Introduction to the (Important) Differences Between a Personal Injury Case and a Worker’s Compensation Case
Personal injuries do not just happen when you are out and about on personal errands or tending to your personal affairs. Other people do not wait until you have clocked out from your job and started to make your way home before deciding to commit negligent or reckless acts. As any person who has been injured at work can attest, accidents caused by the negligent and careless acts of others can happen at any time and at any place. You are at risk of suffering a personal injury even in your own workspace. For example:
- You may fall down a flight of stairs while carrying a heavy load, or you may trip and fall over a misplaced rug or runner.
- You can injure your back by attempting to pick up a heavy load or injure your wrists or back through excessive and repetitive movements.
- You can be injured by dangerous office equipment like large paper shredders, industrial trash compactors, and dangerous chemicals.
- You may be struck by heavy equipment like dump trucks, forklifts, and/or cranes.
There are (simply put) myriads of ways in which you can be injured at work.
Injuries at work and injuries away from your workplace have some similarities in that you may be entitled to compensation for your injuries and/or losses. Aside from this, however, there are very few similarities: In fact, personal injury lawsuits and worker’s compensation claims have more differences than similarities. Knowing these differences is key to knowing when you need to file a worker’s compensation claim and when a personal injury lawsuit is in order, as well as knowing how to prevail in either situation.
Statutory Scheme vs. Common Law Creatures
The first difference between the two types of claims or lawsuits centers on how the right to pursue compensation in each situation is created. The ability to pursue compensation against a negligent person in a personal injury case has existed for hundreds of years and is a product of common law. In other words, the right to obtain compensation from a negligent person whose careless actions caused you harm has been recognized by the court system long before there were statutes and codes.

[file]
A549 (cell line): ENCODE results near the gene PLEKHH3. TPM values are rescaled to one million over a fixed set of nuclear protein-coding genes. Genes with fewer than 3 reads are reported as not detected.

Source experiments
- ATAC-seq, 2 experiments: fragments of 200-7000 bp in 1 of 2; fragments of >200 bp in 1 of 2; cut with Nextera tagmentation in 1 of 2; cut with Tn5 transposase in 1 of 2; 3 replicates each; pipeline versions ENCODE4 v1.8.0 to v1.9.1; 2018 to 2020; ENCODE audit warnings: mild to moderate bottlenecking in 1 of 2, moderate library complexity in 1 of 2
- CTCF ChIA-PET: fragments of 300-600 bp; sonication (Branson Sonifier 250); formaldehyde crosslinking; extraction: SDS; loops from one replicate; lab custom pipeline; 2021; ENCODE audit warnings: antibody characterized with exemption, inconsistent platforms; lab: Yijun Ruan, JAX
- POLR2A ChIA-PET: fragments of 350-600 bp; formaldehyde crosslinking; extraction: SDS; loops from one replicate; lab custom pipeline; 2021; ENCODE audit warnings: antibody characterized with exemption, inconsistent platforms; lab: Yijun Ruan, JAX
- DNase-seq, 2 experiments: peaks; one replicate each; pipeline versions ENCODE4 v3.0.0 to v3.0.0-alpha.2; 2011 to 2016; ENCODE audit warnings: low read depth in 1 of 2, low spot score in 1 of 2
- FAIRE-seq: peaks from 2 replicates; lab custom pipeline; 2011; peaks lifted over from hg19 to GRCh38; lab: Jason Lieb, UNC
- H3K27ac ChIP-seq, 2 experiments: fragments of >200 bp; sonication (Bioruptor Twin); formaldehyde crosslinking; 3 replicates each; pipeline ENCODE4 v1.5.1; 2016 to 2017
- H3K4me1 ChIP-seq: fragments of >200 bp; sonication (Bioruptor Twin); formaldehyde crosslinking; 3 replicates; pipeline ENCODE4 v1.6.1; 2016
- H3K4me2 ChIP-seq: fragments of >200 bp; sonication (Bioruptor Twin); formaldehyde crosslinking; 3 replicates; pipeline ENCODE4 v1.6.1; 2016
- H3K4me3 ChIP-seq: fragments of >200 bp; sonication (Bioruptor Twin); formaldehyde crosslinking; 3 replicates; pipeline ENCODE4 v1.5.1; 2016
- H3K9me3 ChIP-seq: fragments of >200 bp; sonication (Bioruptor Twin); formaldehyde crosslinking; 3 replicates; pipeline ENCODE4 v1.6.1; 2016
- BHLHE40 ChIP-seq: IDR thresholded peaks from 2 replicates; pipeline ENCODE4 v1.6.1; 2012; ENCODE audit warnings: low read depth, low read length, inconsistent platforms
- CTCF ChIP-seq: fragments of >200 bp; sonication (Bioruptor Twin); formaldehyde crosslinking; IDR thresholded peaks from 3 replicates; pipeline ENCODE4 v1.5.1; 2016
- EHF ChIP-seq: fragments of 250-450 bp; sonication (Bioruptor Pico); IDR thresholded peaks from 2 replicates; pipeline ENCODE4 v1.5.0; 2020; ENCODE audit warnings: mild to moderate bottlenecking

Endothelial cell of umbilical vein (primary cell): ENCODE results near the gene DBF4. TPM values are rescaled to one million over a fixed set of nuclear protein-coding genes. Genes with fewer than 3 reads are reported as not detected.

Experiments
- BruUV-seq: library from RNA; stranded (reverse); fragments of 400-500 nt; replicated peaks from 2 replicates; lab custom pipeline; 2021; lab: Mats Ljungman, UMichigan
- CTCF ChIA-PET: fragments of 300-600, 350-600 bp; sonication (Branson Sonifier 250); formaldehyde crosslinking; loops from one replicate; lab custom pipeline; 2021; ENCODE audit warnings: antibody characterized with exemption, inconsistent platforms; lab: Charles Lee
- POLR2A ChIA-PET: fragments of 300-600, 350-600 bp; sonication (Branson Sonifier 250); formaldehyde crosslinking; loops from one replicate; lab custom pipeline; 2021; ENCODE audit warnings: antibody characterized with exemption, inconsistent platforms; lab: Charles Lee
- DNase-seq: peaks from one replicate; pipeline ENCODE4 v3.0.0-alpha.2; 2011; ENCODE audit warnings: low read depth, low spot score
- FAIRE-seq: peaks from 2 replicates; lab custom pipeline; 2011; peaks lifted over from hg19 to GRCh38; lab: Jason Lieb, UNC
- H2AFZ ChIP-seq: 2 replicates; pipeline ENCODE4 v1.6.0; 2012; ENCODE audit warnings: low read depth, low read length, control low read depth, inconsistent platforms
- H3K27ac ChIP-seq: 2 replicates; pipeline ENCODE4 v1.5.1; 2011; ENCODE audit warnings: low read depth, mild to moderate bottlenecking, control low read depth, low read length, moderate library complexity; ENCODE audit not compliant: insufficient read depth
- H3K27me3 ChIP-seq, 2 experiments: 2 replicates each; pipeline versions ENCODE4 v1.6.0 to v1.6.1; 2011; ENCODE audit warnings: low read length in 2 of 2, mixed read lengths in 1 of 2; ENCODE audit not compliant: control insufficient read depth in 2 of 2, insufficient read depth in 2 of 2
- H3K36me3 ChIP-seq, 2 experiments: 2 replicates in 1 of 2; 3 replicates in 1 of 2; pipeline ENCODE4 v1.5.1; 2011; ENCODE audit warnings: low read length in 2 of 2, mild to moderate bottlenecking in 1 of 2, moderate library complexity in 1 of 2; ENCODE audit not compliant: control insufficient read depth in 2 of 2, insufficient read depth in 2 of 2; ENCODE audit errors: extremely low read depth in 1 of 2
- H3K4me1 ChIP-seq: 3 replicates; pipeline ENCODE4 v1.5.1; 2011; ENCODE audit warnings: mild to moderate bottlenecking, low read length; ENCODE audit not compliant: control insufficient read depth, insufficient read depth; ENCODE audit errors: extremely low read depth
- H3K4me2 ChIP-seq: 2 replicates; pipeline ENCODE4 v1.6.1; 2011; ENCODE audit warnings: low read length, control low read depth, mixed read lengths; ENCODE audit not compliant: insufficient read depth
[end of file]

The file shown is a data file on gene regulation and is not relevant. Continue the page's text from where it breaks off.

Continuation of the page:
Conversely, the ability to file a worker’s compensation claim is purely a creation of statute. Legislators in each state determined to provide compensation to injured workers and did so by passing various laws that created the framework whereby injured employees can obtain recompense for their work-related injuries. This means that an injured worker must comply with all relevant statutes and regulations to be able to bring a worker’s compensation claim: Failing to comply with even one portion of a state’s worker’s compensation law is grounds for denying the entire claim. For example, most worker’s compensation schemes require the injured worker to provide notice to his or her employer about the injury within a reasonable time. In some states, failing to provide this notification can be fatal to the worker’s claim, even if the worker met all of the other requirements to be entitled to benefits. This also means that if a state does not have a worker’s compensation scheme, then no worker’s compensation claim can be filed. For more information on differences between workers comp and PI visit Alllaw’s article on the subject.
Broad Scope vs. Limited Scope
The next difference between these two types of claims has to do with the situation under which each is applicable. A worker’s compensation claim is appropriate only in a very limited situation – when a worker sustains an injury while he or she is “at work.” An injury occurring at any other time other than when the worker is engaged in the performance of his or her duties or otherwise on “company time” is not able to file a worker’s compensation claim. For instance, a worker who is driving home from work and gets into an automobile accident is not able to file a worker’s compensation claim.